Please tell me this was an oversight. I would hate to think that, after all God had done for you, after all He must have given up in order to focus like a laser beam on your race, that you would be so callous as to toss Him aside now that your mission had been accomplished. I can understand why you might not have invited Him to you victory party. After all, He’s God, you wouldn’t want Him stealing the spotlight. But would it have hurt you to at least offer a word or two of acknowledgement. It just seems disrespectful given that you practically wore Him around your neck like a shawl during the campaign. Fortunately for you, God is forgiving (at least the God I believe in is), but I wouldn’t blame Him if He didn’t speak to you for a while.

Either way, you might want to think about looking Him up in the next few days. I’m pretty sure He’ll listen.

One more thing, when you get to Congress, please don’t waste your entire two years trying to mess with the Constitution, it’s a pretty sacred document. And keep your guard up, I heard they let gays and Muslims in now.



Tuesday, November 07, 2006

Sunday, November 05, 2006

The Sunday Trumpet

Finally! Someone else is willing to stand up and proclaim that the Wizard has no clothes. This week Miss Keeks takes on Harry Potter and the Chamber of Secrets. Although I did like her review of the book better than her review of the movie.


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Friday, November 03, 2006

Oh Brother! Where Art Thou Cojones?

Last night I saw an amazing live show. It was at a local club once made famous but a skinny little guy in purple tights. The band was Split Lip Rayfield.

I first saw them when the opened up for The Drive-By Truckers a few years ago. At that time I had no idea what to expect but with a name like that it was worth a try. Since then I’ve seen them several times and I am continually blown away.

SLR hails from Lawrence, KS and sounds like a cross between Metallica and The Del McCoury Band. With four part harmonies at breakneck tempo, their music is firmly rooted in the bluegrass tradition but their influences are clearly more punk-rock in nature. With song titles such as Redneck Tailgate Dream, C’mon Get Your Gun, 3.2 Flu and How Many Biscuits Can You Eat? they have figured out how to tap the age-old themes of country music and bring them into the 21st century.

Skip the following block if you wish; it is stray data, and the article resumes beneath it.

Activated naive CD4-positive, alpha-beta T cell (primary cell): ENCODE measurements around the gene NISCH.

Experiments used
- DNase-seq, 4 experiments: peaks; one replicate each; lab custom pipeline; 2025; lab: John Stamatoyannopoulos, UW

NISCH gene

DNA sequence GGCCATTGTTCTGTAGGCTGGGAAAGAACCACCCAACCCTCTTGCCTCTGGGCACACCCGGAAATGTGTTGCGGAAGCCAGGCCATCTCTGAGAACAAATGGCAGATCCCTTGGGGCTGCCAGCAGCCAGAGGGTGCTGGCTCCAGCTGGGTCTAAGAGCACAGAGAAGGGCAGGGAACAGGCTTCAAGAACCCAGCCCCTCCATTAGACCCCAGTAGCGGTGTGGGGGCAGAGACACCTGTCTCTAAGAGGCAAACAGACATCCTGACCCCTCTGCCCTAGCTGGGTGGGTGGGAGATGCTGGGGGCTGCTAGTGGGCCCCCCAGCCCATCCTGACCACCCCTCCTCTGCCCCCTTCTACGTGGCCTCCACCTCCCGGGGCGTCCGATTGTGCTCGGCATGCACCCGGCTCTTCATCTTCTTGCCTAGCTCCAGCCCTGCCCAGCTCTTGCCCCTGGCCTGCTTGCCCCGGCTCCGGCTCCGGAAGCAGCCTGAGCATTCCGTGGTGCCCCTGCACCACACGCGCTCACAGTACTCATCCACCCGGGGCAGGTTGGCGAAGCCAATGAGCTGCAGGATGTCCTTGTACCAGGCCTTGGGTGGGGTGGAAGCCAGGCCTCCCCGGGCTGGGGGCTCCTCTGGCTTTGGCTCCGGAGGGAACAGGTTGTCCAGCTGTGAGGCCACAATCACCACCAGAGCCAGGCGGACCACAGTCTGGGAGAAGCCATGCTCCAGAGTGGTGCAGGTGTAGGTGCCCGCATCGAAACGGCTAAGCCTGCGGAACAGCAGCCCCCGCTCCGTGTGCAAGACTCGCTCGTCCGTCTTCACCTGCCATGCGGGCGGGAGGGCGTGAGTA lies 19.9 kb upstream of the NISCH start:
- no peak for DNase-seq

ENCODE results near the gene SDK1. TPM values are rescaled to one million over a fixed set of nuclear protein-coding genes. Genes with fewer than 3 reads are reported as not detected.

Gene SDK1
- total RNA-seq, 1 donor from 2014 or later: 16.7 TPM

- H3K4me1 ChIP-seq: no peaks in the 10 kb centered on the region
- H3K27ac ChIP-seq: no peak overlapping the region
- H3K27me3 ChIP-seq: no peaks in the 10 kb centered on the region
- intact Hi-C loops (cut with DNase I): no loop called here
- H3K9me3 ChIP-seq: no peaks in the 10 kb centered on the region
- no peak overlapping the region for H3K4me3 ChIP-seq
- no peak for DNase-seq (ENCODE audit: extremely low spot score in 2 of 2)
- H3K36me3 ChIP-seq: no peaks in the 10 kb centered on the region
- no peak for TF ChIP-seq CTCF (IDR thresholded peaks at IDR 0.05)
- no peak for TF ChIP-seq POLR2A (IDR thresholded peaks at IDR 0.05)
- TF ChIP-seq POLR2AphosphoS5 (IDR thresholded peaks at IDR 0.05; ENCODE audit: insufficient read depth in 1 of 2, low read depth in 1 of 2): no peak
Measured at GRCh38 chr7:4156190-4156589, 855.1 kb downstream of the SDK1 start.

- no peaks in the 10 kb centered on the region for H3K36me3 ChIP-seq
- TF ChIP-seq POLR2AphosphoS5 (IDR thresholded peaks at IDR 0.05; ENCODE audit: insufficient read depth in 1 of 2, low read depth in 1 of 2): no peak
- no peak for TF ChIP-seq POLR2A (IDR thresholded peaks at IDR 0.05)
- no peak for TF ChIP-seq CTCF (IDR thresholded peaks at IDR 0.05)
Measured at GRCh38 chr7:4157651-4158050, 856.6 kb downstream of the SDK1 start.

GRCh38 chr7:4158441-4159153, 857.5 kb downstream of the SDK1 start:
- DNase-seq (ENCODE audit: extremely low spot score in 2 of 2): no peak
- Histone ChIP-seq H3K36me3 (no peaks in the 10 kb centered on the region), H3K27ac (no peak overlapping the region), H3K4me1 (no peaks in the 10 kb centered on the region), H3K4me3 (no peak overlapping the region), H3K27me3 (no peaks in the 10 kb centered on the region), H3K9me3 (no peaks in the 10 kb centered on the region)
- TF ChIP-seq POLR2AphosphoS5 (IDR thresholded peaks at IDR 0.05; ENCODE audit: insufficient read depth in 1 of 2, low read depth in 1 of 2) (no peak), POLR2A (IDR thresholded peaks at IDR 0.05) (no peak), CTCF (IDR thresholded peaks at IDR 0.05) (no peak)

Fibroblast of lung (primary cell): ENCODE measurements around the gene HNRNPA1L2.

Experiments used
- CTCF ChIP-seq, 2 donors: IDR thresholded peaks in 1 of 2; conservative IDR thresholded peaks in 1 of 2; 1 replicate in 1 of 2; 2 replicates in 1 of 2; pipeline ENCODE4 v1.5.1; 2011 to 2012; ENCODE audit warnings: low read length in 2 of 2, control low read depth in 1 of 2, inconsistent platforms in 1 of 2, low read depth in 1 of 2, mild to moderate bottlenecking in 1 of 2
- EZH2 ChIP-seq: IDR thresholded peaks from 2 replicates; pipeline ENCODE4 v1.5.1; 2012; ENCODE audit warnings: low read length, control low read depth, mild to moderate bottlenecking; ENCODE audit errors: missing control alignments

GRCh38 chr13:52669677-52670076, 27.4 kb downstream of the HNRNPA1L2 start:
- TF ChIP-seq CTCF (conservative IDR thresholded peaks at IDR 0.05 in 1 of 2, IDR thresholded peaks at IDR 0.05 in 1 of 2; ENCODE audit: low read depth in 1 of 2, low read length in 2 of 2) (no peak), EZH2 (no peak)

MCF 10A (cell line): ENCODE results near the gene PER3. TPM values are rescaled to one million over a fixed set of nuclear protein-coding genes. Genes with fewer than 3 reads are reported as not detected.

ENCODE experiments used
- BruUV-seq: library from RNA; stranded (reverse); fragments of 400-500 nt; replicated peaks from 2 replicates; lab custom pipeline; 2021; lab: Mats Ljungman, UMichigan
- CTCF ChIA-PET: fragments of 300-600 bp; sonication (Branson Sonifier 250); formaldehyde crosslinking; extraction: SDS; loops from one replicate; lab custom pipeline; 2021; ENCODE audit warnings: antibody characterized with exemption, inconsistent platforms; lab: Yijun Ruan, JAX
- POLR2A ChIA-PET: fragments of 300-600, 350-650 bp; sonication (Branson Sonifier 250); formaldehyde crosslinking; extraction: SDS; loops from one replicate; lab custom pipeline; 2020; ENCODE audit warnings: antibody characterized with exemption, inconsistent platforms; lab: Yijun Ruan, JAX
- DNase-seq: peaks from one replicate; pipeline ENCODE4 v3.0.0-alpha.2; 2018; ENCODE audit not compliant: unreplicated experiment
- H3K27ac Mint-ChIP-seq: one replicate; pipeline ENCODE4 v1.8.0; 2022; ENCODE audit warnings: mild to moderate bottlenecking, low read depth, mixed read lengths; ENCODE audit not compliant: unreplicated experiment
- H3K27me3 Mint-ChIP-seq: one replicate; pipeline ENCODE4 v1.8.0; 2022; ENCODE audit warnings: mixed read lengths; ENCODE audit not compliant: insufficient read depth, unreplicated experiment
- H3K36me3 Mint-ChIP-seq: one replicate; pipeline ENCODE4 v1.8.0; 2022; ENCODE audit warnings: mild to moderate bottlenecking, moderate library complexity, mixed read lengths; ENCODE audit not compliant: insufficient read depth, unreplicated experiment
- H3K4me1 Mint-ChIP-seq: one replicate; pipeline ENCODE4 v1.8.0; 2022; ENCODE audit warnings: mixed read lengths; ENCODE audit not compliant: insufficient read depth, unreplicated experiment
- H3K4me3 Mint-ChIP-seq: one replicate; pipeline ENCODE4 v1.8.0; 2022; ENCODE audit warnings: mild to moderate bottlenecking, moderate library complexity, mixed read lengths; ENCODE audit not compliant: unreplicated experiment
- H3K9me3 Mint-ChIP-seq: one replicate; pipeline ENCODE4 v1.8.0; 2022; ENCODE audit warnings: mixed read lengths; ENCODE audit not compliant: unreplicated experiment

The line-up consists of:

- Kirk Rundstrom (guitar) - with the armload of tattoos and creepy Deliverance stare he looks like he’d just as soon smash the guitar over your head than play it. But play it he can.

- Eric Mardis (banjo) - This guy won’t be getting a day-job playing the banjo at Shakey’s Pizza any time soon. He does things with the banjo that Roy Clark wishes he could do.

- Wayne Gottstine (mandolin) - This guy surely must have had a motor and ball joint surgically implanted in his wrist. He can move his hand so fast that it is literally a blur.

- Jeff Eaton (one-string gas tank bass) – With a body made from the gas tank of a '65 Ford and one string of weed whip line, this guy is an entire rhythm section onto himself.

Together these guys whip up more energy than any band I’ve seen in a long time. While their CDs are good they pale in comparison to the live shows.

Unfortunately their days are numbered. Earlier this year guitarist Kirk Rundstrom was diagnosed with esophageal cancer. Although he identifies music as the thing that makes him the happiest he has decided to retire from performing to concentrate in his health. The band is taking one last run before hanging up SLR for good.

Don’t miss your chance to see these guys before they are gone.

And donate some money to the Kirk Rundstrom Cancer Fund too.

Monday, October 30, 2006

Fill It To The Rim With Brim

In addition to my job with the school district I work part time as a server for a catering company. It is a fairly high end company focusing on weddings, corporate events and private parties. We also specialize in Kosher food. I am the guy in the white shirt and bowtie pouring your wine and clearing your plates.

Over the weekend we worked a fairly small wedding (only about 200 guests) at the Wiseman Art Museum on the University of Minnesota Campus. The meal consisted of a buffet of chicken stroganoff, beef tenderloin, boiled potatoes, roasted vegetables and three different salads. For dessert we offered a choice of pumpkin pie or apple cake. For some reason I was stuck with the table full of college friends. You know, the people who don’t know anyone other than themselves and spend most of the time drinking and amusing each other.

I sat at that table many times.